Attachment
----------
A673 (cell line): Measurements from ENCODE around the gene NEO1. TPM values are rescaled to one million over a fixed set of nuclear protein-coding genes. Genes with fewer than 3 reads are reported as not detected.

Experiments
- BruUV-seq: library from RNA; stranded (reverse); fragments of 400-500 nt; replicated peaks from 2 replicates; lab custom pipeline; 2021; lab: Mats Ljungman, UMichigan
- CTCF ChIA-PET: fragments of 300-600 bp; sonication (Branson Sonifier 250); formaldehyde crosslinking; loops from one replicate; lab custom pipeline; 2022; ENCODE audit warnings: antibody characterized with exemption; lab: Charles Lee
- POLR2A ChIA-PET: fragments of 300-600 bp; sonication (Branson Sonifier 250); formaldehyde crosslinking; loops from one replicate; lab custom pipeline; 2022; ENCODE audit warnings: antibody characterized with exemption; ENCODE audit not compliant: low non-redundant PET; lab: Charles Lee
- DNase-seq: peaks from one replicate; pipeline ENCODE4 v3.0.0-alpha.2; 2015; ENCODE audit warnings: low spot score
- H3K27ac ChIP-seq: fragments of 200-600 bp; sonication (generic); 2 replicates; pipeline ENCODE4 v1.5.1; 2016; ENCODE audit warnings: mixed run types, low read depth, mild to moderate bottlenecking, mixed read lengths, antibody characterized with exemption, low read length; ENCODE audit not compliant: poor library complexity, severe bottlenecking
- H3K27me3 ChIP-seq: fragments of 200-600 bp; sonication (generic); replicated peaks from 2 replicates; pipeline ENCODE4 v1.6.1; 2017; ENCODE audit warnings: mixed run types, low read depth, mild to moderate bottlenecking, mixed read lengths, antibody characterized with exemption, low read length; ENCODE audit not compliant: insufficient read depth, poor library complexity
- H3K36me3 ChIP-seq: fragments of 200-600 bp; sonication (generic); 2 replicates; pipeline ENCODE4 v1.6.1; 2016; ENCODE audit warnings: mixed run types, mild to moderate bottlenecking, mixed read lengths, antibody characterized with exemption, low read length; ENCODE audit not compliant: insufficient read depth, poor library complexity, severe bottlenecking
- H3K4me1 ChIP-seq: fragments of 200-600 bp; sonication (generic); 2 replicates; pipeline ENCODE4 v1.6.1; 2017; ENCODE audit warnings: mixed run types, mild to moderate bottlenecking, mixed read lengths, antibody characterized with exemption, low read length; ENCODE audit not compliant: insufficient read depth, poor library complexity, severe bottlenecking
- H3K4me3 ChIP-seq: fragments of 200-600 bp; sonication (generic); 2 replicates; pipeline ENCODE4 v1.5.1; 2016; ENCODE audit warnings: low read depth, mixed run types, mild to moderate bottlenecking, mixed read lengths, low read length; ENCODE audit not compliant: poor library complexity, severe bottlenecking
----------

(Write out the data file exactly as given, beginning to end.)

A673 (cell line): Measurements from ENCODE around the gene NEO1. TPM values are rescaled to one million over a fixed set of nuclear protein-coding genes. Genes with fewer than 3 reads are reported as not detected.

Experiments
- BruUV-seq: library from RNA; stranded (reverse); fragments of 400-500 nt; replicated peaks from 2 replicates; lab custom pipeline; 2021; lab: Mats Ljungman, UMichigan
- CTCF ChIA-PET: fragments of 300-600 bp; sonication (Branson Sonifier 250); formaldehyde crosslinking; loops from one replicate; lab custom pipeline; 2022; ENCODE audit warnings: antibody characterized with exemption; lab: Charles Lee
- POLR2A ChIA-PET: fragments of 300-600 bp; sonication (Branson Sonifier 250); formaldehyde crosslinking; loops from one replicate; lab custom pipeline; 2022; ENCODE audit warnings: antibody characterized with exemption; ENCODE audit not compliant: low non-redundant PET; lab: Charles Lee
- DNase-seq: peaks from one replicate; pipeline ENCODE4 v3.0.0-alpha.2; 2015; ENCODE audit warnings: low spot score
- H3K27ac ChIP-seq: fragments of 200-600 bp; sonication (generic); 2 replicates; pipeline ENCODE4 v1.5.1; 2016; ENCODE audit warnings: mixed run types, low read depth, mild to moderate bottlenecking, mixed read lengths, antibody characterized with exemption, low read length; ENCODE audit not compliant: poor library complexity, severe bottlenecking
- H3K27me3 ChIP-seq: fragments of 200-600 bp; sonication (generic); replicated peaks from 2 replicates; pipeline ENCODE4 v1.6.1; 2017; ENCODE audit warnings: mixed run types, low read depth, mild to moderate bottlenecking, mixed read lengths, antibody characterized with exemption, low read length; ENCODE audit not compliant: insufficient read depth, poor library complexity
- H3K36me3 ChIP-seq: fragments of 200-600 bp; sonication (generic); 2 replicates; pipeline ENCODE4 v1.6.1; 2016; ENCODE audit warnings: mixed run types, mild to moderate bottlenecking, mixed read lengths, antibody characterized with exemption, low read length; ENCODE audit not compliant: insufficient read depth, poor library complexity, severe bottlenecking
- H3K4me1 ChIP-seq: fragments of 200-600 bp; sonication (generic); 2 replicates; pipeline ENCODE4 v1.6.1; 2017; ENCODE audit warnings: mixed run types, mild to moderate bottlenecking, mixed read lengths, antibody characterized with exemption, low read length; ENCODE audit not compliant: insufficient read depth, poor library complexity, severe bottlenecking
- H3K4me3 ChIP-seq: fragments of 200-600 bp; sonication (generic); 2 replicates; pipeline ENCODE4 v1.5.1; 2016; ENCODE audit warnings: low read depth, mixed run types, mild to moderate bottlenecking, mixed read lengths, low read length; ENCODE audit not compliant: poor library complexity, severe bottlenecking